Key Democrats in the Iowa legislature say their focus in the 2012 legislative session will be on proposals that help create jobs. Senate Democratic Leader Mike Gronstal says they’re working on a commercial property tax break for small- and medium-sized Iowa businesses.

“A tax break that will grow our economy from the ground up,” Gronstal says, “focus on Main Street not Wall Street.”

“Investing” in education to ensure workers and future workers have the right job skills and helping find new ways to convert vacant or abandoned property in Iowa cities are the other two priorities for Democrats, according to Gronstal.

“It’s an agenda — a three-point agenda — and all three points are jobs,” Gronstal says.

Gronstal spoke this morning during a statehouse news conference with House Democratic Leader Kevin McCarthy. McCarthy suggested Republicans in the House pressed last year for controversial changes in Iowa’s labor laws and a bid to start the process of making gay marriage illegal in Iowa.

“It’s the main reason why we went on three months longer than we should have because we spent all session focusing on these divisive issues instead of focusing on balancing the budget and priorities that average Iowans want us to focus on,” McCarthy said. “Contrast that to now.”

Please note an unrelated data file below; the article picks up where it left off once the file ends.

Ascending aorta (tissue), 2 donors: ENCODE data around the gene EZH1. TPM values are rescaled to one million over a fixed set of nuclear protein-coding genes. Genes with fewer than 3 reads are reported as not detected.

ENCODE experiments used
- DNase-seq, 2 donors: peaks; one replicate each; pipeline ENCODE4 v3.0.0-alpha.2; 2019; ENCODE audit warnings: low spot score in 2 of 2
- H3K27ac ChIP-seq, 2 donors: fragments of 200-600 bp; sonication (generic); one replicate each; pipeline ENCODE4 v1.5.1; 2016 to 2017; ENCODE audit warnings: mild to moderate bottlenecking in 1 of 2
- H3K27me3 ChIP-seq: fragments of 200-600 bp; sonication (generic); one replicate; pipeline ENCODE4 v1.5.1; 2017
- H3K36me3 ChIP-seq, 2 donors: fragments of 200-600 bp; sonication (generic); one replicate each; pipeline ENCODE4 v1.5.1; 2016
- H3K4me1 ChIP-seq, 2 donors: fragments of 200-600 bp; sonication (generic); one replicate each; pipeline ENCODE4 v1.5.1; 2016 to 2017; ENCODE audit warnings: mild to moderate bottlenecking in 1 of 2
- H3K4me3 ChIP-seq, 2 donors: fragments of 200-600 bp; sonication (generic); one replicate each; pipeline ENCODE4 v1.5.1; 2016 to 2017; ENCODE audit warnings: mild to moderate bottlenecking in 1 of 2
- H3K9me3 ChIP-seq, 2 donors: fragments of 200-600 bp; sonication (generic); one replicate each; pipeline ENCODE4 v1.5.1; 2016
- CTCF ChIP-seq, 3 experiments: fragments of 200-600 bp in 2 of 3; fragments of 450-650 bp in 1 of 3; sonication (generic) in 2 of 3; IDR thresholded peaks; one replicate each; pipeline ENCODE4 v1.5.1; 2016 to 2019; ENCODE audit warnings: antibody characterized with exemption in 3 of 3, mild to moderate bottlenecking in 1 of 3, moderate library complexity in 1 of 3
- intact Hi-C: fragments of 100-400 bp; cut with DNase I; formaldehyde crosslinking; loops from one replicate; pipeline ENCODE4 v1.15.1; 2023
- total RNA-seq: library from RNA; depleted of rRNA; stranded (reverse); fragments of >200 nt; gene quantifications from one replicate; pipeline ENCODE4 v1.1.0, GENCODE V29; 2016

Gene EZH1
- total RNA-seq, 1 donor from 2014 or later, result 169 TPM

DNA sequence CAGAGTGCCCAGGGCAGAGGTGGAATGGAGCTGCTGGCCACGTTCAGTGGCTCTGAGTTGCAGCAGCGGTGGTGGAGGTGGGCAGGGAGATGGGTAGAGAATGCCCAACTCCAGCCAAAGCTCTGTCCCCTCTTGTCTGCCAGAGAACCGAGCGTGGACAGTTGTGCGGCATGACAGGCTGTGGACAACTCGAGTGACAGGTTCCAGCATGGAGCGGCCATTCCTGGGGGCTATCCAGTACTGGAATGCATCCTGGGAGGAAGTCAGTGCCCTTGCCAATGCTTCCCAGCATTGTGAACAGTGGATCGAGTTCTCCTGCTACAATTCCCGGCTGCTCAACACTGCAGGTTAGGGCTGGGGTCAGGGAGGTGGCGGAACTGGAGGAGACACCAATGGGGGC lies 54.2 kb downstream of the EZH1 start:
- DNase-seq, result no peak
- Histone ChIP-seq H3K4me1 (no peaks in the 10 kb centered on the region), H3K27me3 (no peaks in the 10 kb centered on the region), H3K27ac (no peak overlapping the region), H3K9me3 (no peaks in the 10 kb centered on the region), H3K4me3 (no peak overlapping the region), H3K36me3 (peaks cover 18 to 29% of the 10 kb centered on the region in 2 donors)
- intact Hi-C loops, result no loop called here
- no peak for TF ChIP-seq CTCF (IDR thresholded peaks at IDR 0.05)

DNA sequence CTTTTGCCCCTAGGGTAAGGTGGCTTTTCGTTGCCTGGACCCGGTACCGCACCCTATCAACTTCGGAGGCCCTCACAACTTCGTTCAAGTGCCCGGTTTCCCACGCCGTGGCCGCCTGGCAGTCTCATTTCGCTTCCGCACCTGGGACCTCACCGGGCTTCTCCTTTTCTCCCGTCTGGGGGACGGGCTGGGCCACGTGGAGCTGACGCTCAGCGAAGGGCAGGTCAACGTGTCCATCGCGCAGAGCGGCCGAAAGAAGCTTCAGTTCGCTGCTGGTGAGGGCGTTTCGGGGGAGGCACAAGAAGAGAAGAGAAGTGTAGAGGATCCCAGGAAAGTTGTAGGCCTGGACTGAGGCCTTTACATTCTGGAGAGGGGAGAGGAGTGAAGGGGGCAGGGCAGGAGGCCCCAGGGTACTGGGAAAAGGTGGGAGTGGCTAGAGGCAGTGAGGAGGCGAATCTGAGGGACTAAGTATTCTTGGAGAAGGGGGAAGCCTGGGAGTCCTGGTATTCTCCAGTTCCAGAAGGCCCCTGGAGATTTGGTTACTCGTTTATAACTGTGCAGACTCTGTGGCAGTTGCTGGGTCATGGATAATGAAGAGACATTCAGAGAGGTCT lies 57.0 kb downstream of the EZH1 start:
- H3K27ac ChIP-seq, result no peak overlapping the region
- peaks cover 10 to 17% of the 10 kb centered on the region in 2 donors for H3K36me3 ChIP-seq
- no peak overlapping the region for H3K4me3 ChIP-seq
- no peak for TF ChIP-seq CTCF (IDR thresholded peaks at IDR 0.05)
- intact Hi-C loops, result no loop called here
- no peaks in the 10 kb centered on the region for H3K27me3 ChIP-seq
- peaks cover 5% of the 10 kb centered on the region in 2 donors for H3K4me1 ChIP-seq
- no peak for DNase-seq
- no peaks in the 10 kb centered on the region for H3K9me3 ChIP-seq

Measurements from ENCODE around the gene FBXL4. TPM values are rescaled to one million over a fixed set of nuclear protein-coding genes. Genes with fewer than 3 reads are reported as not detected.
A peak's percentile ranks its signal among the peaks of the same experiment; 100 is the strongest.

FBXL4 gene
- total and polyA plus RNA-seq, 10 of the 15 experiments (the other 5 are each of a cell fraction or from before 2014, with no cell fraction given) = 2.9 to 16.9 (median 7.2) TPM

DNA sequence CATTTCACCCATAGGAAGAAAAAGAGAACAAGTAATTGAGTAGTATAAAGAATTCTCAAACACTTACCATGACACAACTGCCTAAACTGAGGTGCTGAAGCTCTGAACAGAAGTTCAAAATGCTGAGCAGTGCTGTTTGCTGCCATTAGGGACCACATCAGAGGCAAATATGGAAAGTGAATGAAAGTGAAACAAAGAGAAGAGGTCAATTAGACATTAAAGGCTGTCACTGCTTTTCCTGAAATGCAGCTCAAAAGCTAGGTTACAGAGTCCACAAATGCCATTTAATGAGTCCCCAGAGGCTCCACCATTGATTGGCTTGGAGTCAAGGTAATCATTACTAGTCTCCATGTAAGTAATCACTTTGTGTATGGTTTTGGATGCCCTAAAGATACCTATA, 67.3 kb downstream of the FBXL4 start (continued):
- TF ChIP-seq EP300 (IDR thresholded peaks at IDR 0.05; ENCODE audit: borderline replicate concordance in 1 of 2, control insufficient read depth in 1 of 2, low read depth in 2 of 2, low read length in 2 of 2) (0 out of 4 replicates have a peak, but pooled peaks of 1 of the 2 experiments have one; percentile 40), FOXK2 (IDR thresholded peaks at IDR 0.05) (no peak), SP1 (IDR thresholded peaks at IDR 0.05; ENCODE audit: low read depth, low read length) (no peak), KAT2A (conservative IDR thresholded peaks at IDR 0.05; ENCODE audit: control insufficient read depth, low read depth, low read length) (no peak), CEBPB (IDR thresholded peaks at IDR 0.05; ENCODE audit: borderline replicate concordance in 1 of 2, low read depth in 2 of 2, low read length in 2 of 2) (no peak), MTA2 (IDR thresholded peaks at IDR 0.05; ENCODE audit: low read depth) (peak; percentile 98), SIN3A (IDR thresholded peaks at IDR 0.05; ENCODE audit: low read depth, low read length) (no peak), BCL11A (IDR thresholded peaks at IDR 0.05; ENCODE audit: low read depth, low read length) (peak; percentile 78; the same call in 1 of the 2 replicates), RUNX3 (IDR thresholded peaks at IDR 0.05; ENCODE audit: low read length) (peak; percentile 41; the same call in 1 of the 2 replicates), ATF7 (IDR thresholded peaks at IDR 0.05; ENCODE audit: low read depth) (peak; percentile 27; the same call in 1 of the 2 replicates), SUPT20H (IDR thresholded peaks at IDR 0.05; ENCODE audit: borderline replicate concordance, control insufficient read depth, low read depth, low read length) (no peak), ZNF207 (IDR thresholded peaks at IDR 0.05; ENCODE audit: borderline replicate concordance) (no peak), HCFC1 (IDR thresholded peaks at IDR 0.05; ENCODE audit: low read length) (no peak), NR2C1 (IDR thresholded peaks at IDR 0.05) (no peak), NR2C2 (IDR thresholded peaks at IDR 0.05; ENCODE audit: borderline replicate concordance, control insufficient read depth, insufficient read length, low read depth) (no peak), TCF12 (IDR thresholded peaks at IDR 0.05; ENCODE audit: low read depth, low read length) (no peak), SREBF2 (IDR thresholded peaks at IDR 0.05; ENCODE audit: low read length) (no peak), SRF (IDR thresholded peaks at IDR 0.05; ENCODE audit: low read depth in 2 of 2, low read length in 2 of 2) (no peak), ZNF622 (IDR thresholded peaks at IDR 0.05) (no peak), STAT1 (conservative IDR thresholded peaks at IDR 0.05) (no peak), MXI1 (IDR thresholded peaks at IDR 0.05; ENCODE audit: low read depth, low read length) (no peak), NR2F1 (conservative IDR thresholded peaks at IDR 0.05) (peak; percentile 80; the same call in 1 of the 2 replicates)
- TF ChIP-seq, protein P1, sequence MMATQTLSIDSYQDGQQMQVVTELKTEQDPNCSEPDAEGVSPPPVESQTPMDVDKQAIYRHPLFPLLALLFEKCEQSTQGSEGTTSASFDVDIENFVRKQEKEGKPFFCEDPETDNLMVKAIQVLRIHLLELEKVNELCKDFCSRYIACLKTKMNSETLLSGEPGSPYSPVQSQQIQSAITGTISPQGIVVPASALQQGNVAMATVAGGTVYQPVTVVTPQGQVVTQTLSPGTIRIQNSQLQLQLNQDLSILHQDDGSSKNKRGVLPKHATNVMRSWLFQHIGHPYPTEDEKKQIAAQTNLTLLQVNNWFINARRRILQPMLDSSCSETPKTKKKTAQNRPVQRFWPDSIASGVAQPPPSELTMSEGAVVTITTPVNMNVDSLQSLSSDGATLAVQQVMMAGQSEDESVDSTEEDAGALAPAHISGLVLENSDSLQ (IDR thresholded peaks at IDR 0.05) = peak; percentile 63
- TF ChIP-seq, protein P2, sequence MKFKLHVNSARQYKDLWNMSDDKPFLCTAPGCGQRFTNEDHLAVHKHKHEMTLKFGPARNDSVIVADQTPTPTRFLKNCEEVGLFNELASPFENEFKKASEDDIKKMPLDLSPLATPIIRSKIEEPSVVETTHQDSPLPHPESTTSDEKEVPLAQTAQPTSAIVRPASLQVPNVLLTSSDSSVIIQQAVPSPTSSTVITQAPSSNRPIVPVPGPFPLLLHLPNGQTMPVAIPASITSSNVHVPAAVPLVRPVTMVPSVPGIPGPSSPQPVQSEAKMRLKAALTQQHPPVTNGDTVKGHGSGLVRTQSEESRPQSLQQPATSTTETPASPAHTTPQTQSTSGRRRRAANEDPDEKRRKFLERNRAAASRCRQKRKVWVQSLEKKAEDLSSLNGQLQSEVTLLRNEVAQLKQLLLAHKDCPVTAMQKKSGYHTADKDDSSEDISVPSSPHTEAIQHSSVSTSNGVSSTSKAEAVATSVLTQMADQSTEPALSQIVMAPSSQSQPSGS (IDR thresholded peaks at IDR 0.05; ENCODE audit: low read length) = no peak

According to McCarthy, legislators have worked in the past six months to come up with some “bipartisan” solutions on key issues like commercial property tax relief and redesigning Iowa’s mental health care system. McCarthy also points to the governor’s education reform effort.

“Obviously, the governor is going to release his specific proposals tomorrow morning,” McCarthy said. “We don’t know exactly what they are, but he’s gone about it the right way. We’ve had a seat at the table over and over again as we’ve had these discussions…so we feel going into this session particularly contrasted with where we were last year.”

Governor Branstad has scheduled an 8:30 a.m. news conference on Friday to unveil his final set of education reform recommendations for the legislature. An initial “blueprint” called for a three-tiered teacher pay system, with the highest-paid teachers in the top level serving as mentors, but Branstad tabled that part of the plan in November.